You know sometimes I think there should be a rule of war saying you have to see someone up close and get to know 'em before it's ok to shoot 'em. -- Potter

Listen, it's too big a world to be in competition with everyone. The only person who I have to be better than is myself. And in your case, that's tough enough. -- Potter to Hawkeye

<p> The popular M*A*S*H and Dragnet actor has died at 96</p>
Post date: Wednesday, December 7, 2011 - 12:10
Path: /news/jet-powered-rocket-boots-are-reality-video

I don't know how to explain this new piece of equipment from Sea-Doo called the Flyboard Zapata. On the surface, it looks like jet propelled boots that use water to let you fly through the air like the Green Goblin from the Spider Man movies.

I'm not sure how much these cost, but I'm pretty sure they're more money than what most bank accounts can afford, but holy crap these things look awesome.

I'm guess it would take a while to figure out how these to use these things like the inventor. My main concern is that I would just start to get the hang of them, and as I started to fly out of the water, I would lose control and send myself headlong into a pile of rocks. Which would turn this awesome Christmas gift into a sad, bloody funeral gift.

If anyone wants to buy us these water powered jet rocket boots, please feel free. We'll pay for our own funeral costs.

<p> The jet powered boots are the coolest gift this millenia</p>
Post date: Wednesday, December 7, 2011 - 11:45
Path: /overtime/what-albert-pujols-would-look-cubs-or-marlins-jersey

Albert Pujols is dominating the MLB hot stove headlines right now. One of the greatest players in baseball history (who has never tested positive for steroids) is now a free agent and is testing the waters to haul in a giant payday. Reports have surfaced that the Miami Marlins, St. Louis Cardinals and Chicago Cubs have offered Pujols a 10-year deal.

While pundits discuss whether it's prudent to give a 31-year-old baseball player a $200 million, 10-year contract, we'd rather just see what he'd look like in one of his new jerseys.

But while we're on the subject, do we think it makes sense? From a financial perspective, no. Pujols does bring much greater value than what his stats are worth. What he brings to his new (or old) team in terms of marketing buzz, promotion and overall interest can't be quantified. But if you look at A-Rod's numbers since he signed his contract extension in 2008, his AVG has gone from .303 to .284, and he's gone from averaging 43 homers a year to 28. Father time will catch up on Pujols and one big thing about marketing buzz is that it's quick to go away.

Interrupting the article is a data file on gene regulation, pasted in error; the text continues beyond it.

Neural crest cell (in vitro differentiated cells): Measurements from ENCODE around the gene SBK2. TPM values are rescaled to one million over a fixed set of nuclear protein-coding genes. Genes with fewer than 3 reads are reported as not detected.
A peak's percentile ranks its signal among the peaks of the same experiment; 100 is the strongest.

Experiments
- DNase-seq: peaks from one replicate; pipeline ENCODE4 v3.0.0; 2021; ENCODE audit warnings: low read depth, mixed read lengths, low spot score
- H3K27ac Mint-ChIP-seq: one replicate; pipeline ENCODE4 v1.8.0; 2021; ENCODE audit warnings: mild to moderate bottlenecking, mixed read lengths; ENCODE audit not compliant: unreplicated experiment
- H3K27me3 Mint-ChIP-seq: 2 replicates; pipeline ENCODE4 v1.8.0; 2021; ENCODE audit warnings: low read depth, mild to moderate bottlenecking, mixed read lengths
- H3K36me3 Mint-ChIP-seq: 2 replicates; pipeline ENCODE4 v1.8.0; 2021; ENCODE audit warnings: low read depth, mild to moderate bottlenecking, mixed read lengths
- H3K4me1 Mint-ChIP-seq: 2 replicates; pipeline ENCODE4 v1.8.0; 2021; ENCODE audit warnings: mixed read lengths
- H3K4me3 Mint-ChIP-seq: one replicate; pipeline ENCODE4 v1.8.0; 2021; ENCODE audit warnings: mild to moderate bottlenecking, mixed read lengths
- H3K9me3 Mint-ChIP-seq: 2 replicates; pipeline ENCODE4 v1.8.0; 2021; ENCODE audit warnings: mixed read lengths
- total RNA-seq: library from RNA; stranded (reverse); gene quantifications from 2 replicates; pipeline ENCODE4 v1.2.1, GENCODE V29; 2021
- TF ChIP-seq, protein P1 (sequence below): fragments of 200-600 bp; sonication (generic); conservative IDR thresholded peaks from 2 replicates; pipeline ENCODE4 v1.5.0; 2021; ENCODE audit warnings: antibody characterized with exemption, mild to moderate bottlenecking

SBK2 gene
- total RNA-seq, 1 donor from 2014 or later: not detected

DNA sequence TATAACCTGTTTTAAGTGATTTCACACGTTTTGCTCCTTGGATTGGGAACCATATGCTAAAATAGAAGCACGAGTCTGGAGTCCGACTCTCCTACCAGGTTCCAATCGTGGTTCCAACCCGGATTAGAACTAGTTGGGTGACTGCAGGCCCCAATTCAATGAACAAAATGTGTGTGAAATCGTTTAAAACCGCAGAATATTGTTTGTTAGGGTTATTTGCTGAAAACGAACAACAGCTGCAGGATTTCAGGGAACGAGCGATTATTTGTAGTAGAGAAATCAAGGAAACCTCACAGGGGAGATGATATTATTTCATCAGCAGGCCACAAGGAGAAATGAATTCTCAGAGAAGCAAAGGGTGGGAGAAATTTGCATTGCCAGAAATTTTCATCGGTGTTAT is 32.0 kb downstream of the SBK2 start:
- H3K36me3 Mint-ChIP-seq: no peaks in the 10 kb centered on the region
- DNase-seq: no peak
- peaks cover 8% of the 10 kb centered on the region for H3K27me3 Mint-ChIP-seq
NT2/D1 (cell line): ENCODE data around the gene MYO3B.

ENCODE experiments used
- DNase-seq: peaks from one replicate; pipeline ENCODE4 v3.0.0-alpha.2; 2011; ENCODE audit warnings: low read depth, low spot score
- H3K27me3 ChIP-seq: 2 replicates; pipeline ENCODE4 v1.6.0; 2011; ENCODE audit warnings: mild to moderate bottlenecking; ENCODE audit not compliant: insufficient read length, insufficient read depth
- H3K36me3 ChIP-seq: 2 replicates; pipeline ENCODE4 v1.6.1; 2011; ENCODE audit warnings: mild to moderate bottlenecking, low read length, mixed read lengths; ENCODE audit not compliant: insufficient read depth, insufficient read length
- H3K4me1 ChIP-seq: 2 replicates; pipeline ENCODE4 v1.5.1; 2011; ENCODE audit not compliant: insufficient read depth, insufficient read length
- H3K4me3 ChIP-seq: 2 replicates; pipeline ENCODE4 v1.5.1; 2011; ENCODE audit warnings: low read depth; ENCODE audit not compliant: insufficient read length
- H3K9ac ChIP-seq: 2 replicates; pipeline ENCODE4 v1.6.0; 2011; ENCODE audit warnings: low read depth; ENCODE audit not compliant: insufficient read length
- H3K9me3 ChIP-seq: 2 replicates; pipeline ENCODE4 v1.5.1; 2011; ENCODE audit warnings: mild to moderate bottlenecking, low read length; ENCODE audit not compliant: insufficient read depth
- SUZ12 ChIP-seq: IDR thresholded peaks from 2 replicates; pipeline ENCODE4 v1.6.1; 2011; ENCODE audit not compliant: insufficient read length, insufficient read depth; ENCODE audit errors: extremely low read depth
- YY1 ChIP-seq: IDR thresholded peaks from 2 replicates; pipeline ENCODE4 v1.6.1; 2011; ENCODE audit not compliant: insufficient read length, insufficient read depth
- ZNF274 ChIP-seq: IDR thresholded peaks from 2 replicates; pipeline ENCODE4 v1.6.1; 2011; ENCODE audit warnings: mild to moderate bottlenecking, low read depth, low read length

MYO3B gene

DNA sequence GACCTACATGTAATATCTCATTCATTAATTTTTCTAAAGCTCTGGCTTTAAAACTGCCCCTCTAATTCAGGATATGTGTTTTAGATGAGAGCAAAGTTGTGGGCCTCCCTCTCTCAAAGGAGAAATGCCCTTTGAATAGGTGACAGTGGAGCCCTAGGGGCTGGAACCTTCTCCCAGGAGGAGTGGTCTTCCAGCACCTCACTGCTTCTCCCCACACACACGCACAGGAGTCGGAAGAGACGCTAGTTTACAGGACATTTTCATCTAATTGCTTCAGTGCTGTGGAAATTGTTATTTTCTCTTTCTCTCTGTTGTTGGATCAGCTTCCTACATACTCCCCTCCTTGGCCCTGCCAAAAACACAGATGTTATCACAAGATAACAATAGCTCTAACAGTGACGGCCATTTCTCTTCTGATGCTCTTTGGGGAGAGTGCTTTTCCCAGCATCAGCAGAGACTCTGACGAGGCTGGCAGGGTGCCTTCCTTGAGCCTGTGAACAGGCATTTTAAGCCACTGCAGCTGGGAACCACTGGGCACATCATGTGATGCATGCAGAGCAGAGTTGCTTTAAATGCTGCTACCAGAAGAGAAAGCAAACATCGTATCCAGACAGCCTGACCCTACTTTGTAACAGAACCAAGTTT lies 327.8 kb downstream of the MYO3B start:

If the Marlins sign Pujols today they will get a huge boost in interest in the team. They'll sell a ton of tickets and luxury boxes. But what happens in five years, when wear and tear hits Pujols and he goes from his big numbers to something more pedestrian and similar to A-Rod's. 

Pujols in Miami will be old hat by then, and people will care as much for that team as they did when they were the Florida Marlins. And let's face it, Pujols is one nagging injury away from making this a terrible financial investment.

But having said that, let's see what he'd look like in his new jerseys anyway:

Albert Pujols as a Miami Marlin:

Albert Pujols as a Chicago Cub:

Since you probably already know what he looks like in a Cardinals jersey, we'll refrain from posting that photo.

<p> The Cardinals slugger is going to land somewhere soon, here's a few different possibilities</p>
Post date: Wednesday, December 7, 2011 - 10:43
All taxonomy terms: Denver Broncos, Florida Gators, Tim Tebow, NFL
Path: /nfl/tim-tebow-talks-about-his-nfl-hopes-and-dreams-and-winning-heisman

This interview with Tim Tebow appeared in Athlon's 2009 college football annual.

Some players live up to the recruiting hype. Others don’t. Then there is Tim Tebow, who has exceeded even the loftiest dreams of the Gator Nation. It was a big deal when he committed to Florida in 2006. How has it worked out? One Heisman, two national championships, two SEC titles. The face of college football gave Athlon Sports some time to discuss his Ole Miss speech, losing Dan Mullen and the chances Florida has to repeat.

How different were your emotions after winning a Heisman Trophy in 2007 compared to winning a national championship last season?
Tim Tebow: The Heisman was unbelievable and very exciting. The emotions of winning that award — it was a great honor. But winning the national championship was totally different. For me, it was much more special. The Heisman is a team award and everything, but you win the national championship with the guys you work with every day all year and the coaches you care about. The Heisman doesn’t compare.

How about the difference between winning the national title as a backup — and you were a very important backup to Chris Leak in 2006 — and as a starter?
Tim Tebow: It was definitely more special last year than it was in 2006. With everything we went through and the loss to Ole Miss, to come back and win it was something. And it was my junior year and it was more my team.

Who is the best player in the SEC not playing for Florida?